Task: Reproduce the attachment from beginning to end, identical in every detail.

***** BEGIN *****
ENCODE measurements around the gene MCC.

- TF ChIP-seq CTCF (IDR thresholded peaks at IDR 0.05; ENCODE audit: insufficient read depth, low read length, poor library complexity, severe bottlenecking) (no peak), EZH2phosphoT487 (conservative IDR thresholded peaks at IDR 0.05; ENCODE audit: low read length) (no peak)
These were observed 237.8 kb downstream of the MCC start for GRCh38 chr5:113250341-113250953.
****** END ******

ENCODE measurements around the gene MCC.

- TF ChIP-seq CTCF (IDR thresholded peaks at IDR 0.05; ENCODE audit: insufficient read depth, low read length, poor library complexity, severe bottlenecking) (no peak), EZH2phosphoT487 (conservative IDR thresholded peaks at IDR 0.05; ENCODE audit: low read length) (no peak)
These were observed 237.8 kb downstream of the MCC start for GRCh38 chr5:113250341-113250953.